No single cause brought about GM's retrenchment. And presidential threats won't help.
Former President Barack Obama saved General Motors. Under President Donald Trump, GM announced cuts of 14,000 workers and the possible closing of up to five factories in North America.
But that’s a cheap shot. Different times, different situations.
Still, the move puts the president who vowed to bring auto jobs home in an uncomfortable situation. Trump said he told GM CEO Mary Barra that she should halt manufacturing cars in China and open a new Ohio plant to replace the Lordstown factory that is slated to close.
“They better damn well open a new plant there very quickly,” Trump said in an interview with The Wall Street Journal on Monday. “I love Ohio. I told them, ‘you’re playing around with the wrong person.’”
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Playing to his base, his ego or having watched too many gangster movies, he continued: “I said, ‘I heard you’re closing your plant. It’s not going to be closed for long, I hope, Mary, because if it is you have a problem.’”
Barra already has problems.
As the president with an undergraduate degree from Wharton no doubt understands, the chief executive of a public company is highly accountable to shareholders. This is even more true in the “shareholder value” era, where other stakeholders get crumbs, if that.
GM shares had been losing value this year, even though the company committed to stock buybacks (using its corporate tax cuts for this purpose, like most of its peers). To be sure, many hold the General’s shares only for their dividend, but it’s still a troubling trend.
Next is an obscure number that investors fix on: The “adjusted EBIT” or earnings before interest and tax minus one-time items. After a strong 2017, this metric went down this year.
Beyond the financials, GM is also at an inflection point where sales of many models are slow and automakers are trying to prepare for the next big thing of electric and self-driving vehicles. Ford has committed $18 billion to electric cars over the next five years. GM is making big bets on technological leaps, too. But it comes at a cost (to workers and communities, at least).
“This is what we’re doing to transform the company,” Barra said Monday, discussing the cuts. “The industry is changing very rapidly. We think it’s appropriate to get in front of it while the business and the economy are strong.”
GM, like other automakers, is facing changing tastes. While SUVs still do well, many passenger car models have experienced sliding sales.
The nation hit peak car ownership in 2006. Since then, ownership and vehicle miles have declined. The trend is especially prevalent among millennials. As of September, domestic auto production had fallen to 231,500 units compared with more than 350,000 in 2014 and nearly 589,000 in 1994. This is a historic low for this point in an expansion.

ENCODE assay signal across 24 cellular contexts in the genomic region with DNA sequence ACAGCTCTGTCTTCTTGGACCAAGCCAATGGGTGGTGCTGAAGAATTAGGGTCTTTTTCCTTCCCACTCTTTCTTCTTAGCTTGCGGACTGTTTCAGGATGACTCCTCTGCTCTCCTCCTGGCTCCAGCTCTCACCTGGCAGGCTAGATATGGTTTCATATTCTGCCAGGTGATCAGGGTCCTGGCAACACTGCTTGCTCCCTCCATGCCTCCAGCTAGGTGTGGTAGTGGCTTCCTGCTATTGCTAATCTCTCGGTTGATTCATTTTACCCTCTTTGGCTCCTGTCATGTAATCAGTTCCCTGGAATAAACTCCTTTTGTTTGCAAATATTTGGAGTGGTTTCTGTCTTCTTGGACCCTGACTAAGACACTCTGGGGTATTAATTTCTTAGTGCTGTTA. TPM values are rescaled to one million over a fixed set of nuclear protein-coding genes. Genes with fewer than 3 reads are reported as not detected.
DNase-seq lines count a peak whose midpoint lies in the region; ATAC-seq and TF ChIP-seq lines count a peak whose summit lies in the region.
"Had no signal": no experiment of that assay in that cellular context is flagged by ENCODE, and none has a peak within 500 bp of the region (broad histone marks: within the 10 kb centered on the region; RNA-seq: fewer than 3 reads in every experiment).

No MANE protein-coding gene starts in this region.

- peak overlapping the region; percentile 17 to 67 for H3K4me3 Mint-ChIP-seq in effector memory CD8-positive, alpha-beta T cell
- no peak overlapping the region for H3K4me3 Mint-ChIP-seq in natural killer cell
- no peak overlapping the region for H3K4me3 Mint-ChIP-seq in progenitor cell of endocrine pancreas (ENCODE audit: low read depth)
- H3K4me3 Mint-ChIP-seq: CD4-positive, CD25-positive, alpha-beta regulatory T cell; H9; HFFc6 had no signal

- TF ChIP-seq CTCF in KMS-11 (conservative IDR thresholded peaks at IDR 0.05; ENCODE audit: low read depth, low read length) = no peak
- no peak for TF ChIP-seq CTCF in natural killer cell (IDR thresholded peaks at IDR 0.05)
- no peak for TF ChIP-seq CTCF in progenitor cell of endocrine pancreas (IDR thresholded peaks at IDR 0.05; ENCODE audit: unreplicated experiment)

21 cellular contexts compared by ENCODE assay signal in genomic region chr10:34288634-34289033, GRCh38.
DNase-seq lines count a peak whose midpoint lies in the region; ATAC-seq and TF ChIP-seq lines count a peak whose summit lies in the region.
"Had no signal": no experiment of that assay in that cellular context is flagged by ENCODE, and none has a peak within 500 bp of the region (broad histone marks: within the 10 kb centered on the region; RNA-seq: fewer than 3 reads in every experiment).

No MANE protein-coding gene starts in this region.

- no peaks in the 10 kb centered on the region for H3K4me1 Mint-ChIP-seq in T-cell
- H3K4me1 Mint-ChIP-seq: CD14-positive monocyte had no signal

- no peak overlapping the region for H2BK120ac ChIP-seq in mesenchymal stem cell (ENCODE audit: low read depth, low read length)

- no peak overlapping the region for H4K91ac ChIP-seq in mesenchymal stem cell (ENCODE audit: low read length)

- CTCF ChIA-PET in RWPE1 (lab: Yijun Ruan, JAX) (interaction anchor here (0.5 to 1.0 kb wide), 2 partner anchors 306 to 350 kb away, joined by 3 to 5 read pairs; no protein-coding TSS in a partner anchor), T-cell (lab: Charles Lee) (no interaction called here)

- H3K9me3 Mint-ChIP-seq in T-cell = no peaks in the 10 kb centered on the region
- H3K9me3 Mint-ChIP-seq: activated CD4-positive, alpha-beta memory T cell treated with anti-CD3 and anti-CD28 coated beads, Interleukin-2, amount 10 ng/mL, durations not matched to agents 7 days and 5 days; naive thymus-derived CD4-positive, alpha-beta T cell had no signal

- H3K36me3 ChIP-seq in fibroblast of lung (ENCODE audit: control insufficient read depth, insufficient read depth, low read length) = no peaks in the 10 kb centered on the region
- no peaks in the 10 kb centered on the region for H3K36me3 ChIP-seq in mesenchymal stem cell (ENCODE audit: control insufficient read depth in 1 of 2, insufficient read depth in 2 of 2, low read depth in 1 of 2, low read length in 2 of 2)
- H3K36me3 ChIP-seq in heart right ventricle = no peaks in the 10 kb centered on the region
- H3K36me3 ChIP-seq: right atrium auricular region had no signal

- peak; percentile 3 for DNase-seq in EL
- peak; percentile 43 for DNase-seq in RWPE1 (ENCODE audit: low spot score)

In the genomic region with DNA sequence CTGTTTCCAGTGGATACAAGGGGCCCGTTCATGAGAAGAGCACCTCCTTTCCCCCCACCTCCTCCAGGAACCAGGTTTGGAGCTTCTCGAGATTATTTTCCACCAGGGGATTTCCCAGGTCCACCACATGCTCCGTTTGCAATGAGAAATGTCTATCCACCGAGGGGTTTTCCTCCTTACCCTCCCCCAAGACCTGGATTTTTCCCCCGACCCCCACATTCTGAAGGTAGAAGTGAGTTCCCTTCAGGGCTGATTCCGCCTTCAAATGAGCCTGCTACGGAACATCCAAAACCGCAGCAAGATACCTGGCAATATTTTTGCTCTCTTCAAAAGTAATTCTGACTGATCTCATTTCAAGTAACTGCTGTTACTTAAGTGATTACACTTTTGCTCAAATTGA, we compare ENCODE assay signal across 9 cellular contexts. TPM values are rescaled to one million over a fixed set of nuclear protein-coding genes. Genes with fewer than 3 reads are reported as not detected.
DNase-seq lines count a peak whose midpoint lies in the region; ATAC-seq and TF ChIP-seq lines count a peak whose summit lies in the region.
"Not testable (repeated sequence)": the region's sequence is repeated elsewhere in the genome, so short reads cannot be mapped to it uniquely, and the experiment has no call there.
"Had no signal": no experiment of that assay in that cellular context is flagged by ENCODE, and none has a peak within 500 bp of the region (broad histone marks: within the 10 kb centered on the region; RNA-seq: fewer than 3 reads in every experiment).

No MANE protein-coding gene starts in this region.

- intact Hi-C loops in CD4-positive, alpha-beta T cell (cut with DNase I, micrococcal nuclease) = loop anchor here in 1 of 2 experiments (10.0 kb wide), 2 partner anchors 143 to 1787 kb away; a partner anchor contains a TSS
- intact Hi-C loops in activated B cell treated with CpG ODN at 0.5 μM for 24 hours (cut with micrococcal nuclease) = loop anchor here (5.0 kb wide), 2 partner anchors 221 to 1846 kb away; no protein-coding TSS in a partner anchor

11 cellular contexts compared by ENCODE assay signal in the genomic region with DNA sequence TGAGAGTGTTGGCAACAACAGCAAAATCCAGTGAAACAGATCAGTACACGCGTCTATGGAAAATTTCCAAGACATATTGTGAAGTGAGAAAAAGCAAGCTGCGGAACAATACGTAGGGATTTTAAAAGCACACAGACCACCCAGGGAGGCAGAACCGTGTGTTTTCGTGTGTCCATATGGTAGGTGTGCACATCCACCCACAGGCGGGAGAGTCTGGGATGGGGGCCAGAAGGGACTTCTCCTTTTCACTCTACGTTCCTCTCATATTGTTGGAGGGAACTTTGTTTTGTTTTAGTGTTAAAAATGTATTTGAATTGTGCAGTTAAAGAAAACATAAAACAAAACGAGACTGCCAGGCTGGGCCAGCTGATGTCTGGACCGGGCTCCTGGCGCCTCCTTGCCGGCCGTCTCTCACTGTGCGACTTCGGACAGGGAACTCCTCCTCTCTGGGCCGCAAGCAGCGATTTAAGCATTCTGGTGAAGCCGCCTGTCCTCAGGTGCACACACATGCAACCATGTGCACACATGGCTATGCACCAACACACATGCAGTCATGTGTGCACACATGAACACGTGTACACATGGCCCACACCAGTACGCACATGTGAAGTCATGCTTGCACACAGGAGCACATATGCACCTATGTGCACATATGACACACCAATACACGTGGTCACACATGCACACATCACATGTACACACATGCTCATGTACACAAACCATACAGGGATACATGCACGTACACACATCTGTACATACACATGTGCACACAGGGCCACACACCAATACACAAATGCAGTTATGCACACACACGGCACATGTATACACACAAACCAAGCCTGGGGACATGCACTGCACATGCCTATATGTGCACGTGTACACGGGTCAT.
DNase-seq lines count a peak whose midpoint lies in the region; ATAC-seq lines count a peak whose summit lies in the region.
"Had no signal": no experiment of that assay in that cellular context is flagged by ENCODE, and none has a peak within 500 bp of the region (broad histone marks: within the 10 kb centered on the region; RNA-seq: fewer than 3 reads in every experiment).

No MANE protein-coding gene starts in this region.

Ride-share services are making car ownership less appealing. So is widespread traffic congestion, at odds with every car commercial you see on television, where the showcased vehicle is the only thing on an open road. More people are taking transit as modern light-rail systems have spread, especially in Seattle.
Unsaid, of course, is that Barra is under pressure to deliver ever higher returns to shareholders. GM shares rose nearly 5 percent Monday on the layoff and closure news. Also unspoken is that stagnant wages for most Americans make them less likely to purchase a new car.
As for China, it’s been a mainstay of GM sales for years. No wonder the company pleaded with the Commerce Department to avoid a tariff war, stating it “risks undermining GM’s competitiveness against foreign auto producers” and “will be detrimental to the future industrial strength and readiness of manufacturing operations in the United States.”
GM estimates the tariffs, including on steel, would cost it $1 billion in the first year.
The elephant in the driveway, of course, is climate change, with automobiles being a major driver of greenhouse-gas emissions. The dire situation was underscored by the Trump administration’s own report, snuck in on the day after Thanksgiving. Talk about Black Friday. Automakers are only beginning a massive retrenchment in an attempt to be greener, even if the president doesn’t believe his administration’s report.
• Per-capita personal income in King County reached $83,383 in 2017. That compares with $61,140 a decade ago, according to the federal Bureau of Economic Analysis. The numbers for Pierce County are $49,214 last year vs. $37,799 in 2007. Snohomish County was $52,405 vs. $40,268. The numbers are not adjusted for inflation; we have to wait until May for that data set.
• Earlier this month, Josh Lehner, an economist at Oregon’s Office of Economic Analysis, produced an interesting look at the Portland housing market. While the market has flattened along with the nation’s, he sees continued demand in the Rose City. You can read the forecast here.